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Canada Wins The WTO Case

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The World Trade Organization (WTO) recently upheld a Canadian complaint that the U.S. country-of-origin (COOL) legislation is a trade barrier. This win is only the first round in resolving the process as there are a number of alternative actions available for both parties to consider. John Masswohl is the Canadian Cattlemen s Association (CCA) director of government and international relations. Alberta Farmer asked him about the next steps for the Canadian side.

AF:DoyouexpecttheU.S.toappealtherecentWTOjudgmentoncattleimports?

John Masswohl:That s been the usual practice in these types of trade decisions, but we would be encouraging them to consider looking at the alternatives such as negotiating a resolution. The appeal process is supposed to take three months, but there are so many opportunities to stretch this out to a year before there is a decision. The federal government would be presenting additional information to the appeal body as to why the original decision was correct; the Americans would do the opposite. The CCA will be involved in an advisory capacity to the government.

AF:WhatiftheU.S.governmentdoesnotaccepttheWTOdecisionevenafterlosinganappeal.WhatwouldbethenextstepconsideringtheyarenotlikelytochangetheirCOOLlegislation?

John Masswohl:That s being speculative. We felt our arguments were very strong and the U.S. arguments were weak which is why we won the case. We want to resolve this matter and resolution is also in the Americans favour. We see this involving a legislative amendment and not throwing all the legislation out. We see it being very specific to cattle and not involving other commodities under COOL, like seafood. There are a lot of senators and congressmen from states that support COOL for other commodities and we want to give them some comfort and not attack those concerns.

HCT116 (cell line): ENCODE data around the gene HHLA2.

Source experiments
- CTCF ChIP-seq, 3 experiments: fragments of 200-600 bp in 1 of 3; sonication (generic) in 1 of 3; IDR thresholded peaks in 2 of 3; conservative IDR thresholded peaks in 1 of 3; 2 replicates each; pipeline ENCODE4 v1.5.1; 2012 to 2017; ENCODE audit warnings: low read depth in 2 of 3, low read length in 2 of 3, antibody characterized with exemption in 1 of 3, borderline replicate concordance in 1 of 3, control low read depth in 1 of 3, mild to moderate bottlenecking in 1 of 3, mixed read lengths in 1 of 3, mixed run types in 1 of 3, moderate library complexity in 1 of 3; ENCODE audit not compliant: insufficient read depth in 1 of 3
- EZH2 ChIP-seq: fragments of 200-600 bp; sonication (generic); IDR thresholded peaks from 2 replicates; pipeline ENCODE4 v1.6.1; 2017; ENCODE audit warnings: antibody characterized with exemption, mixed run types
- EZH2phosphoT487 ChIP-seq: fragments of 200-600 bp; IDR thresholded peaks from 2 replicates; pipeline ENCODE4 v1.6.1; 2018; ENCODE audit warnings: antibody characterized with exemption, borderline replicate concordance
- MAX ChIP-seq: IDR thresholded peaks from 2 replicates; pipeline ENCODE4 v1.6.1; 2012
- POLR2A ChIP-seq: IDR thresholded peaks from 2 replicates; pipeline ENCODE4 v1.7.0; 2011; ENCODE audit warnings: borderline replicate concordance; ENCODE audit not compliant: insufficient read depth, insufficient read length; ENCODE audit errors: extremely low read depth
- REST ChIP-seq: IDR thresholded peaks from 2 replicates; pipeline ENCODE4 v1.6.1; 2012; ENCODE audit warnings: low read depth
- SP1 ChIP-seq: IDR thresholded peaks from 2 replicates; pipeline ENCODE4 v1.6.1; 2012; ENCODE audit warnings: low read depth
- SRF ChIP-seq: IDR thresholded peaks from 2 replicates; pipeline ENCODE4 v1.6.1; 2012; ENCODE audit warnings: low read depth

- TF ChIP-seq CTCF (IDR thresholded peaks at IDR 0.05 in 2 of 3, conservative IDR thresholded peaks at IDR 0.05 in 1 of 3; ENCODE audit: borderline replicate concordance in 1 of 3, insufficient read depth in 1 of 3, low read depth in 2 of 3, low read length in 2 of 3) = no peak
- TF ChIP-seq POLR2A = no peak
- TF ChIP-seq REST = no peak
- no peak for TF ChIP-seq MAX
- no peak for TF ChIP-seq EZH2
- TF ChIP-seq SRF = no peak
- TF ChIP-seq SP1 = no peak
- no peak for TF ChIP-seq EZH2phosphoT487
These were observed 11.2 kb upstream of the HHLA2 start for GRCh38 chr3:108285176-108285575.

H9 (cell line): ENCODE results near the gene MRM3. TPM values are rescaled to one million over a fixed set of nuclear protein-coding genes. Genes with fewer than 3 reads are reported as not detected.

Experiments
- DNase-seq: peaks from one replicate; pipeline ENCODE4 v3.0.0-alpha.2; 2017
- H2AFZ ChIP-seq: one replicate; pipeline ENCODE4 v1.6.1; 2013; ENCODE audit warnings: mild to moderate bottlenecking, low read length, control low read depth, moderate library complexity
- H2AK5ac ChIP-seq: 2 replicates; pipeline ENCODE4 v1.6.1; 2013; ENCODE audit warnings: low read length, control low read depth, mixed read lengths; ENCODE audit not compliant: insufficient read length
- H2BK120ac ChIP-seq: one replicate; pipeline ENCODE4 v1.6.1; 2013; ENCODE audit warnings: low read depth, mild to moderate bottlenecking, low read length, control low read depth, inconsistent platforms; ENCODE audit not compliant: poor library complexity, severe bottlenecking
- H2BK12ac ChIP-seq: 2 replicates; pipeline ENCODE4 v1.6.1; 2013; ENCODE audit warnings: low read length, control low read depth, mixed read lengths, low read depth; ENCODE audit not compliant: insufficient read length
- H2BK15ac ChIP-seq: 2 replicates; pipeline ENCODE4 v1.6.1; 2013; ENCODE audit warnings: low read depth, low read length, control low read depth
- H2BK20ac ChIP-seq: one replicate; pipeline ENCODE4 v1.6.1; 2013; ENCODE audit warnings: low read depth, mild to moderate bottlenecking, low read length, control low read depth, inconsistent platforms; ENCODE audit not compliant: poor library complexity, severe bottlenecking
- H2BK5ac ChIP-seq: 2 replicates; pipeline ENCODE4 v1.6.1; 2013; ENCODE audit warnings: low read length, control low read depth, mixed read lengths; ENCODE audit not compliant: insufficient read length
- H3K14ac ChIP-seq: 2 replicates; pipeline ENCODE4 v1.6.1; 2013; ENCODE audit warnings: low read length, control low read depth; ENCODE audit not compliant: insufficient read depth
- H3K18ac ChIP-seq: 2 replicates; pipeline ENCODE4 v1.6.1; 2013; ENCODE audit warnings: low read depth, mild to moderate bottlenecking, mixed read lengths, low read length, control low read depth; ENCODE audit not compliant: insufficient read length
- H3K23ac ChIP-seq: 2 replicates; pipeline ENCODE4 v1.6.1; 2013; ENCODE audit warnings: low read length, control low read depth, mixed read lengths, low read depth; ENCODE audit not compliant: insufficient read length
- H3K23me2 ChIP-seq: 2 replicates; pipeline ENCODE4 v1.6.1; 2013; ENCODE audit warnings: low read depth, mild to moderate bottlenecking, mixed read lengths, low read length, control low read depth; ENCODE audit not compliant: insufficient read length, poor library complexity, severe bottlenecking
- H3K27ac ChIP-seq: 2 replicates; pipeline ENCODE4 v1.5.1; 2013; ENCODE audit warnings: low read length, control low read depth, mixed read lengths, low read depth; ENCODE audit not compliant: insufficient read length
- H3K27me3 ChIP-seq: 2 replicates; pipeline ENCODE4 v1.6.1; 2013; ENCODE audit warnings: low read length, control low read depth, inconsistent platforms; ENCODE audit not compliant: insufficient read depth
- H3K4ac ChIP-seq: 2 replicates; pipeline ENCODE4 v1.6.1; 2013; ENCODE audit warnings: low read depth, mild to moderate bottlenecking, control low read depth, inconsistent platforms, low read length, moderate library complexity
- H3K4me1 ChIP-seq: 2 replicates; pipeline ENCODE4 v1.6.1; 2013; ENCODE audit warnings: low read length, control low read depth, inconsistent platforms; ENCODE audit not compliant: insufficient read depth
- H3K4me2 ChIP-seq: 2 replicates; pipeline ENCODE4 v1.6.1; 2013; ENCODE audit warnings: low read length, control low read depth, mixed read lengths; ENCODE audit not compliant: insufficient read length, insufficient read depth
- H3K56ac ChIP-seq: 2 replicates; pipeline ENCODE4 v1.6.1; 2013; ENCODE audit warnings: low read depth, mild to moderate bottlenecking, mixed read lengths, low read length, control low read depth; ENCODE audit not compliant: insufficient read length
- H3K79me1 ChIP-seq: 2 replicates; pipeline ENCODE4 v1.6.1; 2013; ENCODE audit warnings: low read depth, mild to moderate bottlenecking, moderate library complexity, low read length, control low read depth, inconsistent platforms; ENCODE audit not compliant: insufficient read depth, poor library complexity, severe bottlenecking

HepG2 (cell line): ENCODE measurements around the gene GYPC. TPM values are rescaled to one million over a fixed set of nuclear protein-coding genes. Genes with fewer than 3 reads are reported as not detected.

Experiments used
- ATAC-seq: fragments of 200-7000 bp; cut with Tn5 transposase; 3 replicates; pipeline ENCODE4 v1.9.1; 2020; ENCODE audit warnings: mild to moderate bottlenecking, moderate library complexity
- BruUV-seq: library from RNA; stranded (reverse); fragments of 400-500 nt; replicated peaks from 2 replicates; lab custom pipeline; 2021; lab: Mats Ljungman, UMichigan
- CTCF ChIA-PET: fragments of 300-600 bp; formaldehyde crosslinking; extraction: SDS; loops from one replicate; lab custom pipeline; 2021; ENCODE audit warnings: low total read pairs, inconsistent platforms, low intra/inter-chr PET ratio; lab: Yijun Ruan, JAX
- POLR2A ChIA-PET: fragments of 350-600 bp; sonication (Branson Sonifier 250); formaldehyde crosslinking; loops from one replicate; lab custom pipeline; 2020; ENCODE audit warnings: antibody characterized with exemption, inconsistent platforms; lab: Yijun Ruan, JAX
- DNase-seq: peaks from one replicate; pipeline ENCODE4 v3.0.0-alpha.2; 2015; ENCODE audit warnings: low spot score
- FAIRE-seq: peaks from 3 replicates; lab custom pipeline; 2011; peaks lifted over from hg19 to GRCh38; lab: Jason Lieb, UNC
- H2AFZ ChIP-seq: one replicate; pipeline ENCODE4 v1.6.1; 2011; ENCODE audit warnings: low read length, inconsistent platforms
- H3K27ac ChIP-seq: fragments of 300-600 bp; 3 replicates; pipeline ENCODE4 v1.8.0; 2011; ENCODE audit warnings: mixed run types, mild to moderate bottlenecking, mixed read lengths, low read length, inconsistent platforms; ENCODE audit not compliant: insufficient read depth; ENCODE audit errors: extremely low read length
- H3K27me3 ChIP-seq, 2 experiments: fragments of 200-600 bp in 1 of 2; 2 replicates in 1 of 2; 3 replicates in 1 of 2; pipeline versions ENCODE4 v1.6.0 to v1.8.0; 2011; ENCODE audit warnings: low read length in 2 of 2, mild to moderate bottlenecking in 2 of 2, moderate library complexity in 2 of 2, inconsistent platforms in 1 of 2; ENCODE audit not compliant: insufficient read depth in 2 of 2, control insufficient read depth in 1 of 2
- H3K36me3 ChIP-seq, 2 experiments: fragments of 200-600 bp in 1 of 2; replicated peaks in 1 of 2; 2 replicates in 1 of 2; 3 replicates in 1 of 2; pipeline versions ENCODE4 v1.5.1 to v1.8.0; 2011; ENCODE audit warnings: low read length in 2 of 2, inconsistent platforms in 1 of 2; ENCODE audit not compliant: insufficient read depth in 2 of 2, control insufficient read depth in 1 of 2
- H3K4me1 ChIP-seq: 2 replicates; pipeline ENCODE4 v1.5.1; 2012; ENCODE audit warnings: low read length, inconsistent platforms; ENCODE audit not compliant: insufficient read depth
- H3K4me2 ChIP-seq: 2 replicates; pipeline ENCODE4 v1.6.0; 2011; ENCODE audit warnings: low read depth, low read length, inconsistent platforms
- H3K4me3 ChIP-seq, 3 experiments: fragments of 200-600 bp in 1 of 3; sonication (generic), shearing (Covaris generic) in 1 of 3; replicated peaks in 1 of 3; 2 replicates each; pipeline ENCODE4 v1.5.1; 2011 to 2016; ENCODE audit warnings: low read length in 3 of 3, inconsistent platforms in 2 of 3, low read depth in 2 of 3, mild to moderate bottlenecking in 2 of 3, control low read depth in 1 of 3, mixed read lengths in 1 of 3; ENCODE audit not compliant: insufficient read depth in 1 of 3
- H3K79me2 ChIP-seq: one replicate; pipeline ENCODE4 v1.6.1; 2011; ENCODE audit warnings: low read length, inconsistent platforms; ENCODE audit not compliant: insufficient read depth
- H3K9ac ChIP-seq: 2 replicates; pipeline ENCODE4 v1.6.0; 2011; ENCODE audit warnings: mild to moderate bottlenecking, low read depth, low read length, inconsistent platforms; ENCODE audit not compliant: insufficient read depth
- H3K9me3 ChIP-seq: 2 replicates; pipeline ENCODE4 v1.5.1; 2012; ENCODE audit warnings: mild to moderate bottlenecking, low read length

AF:Who,whenandhowistheresolutionnegotiated?

John Masswohl:The actual negotiation is done between the Government of Canada and the American government. It would be up to them to define a resolution. We don t necessarily wait for them to come up with that on their own. The CCA has its own ideas and we would meet with senators and congressmen and industry associations to define what we think the resolution should look like. There are a lot of new players in Congress that don t necessarily know the entire story. We will go to them to tell them we are not afteralltheCOO Lcommodities, we just want to change cattle, its a surgical resolution we are after. The National Cattlemen s Beef Association has been helpful, at their summer meeting they passed a directive that encourages the U.S. trade representative not to appeal and to seek a resolution.

AF:WilltheupcomingUSelectionhaveanimpactonhowandiftheWTOdecisionwillberesolved?

John Masswohl:There is a window of opportunity now, people in Washington have other things on their minds like the state of the economy. What we are pointing out is that this resolution has an economic stimulus for packing in the U.S. They are short of cattle, they have overcapacity in their plants and the U.S. needs these cattle from Canada. U.S. jobs depend on getting these animals and it doesn t cost the U.S. taxpayers anything to fix this problem.

AF:IsusingNAFTAanoptionindealingwiththistradeissue?

John Masswohl:Its a whole different avenue than WTO. There is a double jeopardy provision in NAFTA that once you pick WTO you have to stick with that option.

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Theappealprocessis supposedtotakethree months,butthereare somanyopportunities tostretchthisouttoa yearbeforethereisa decision.

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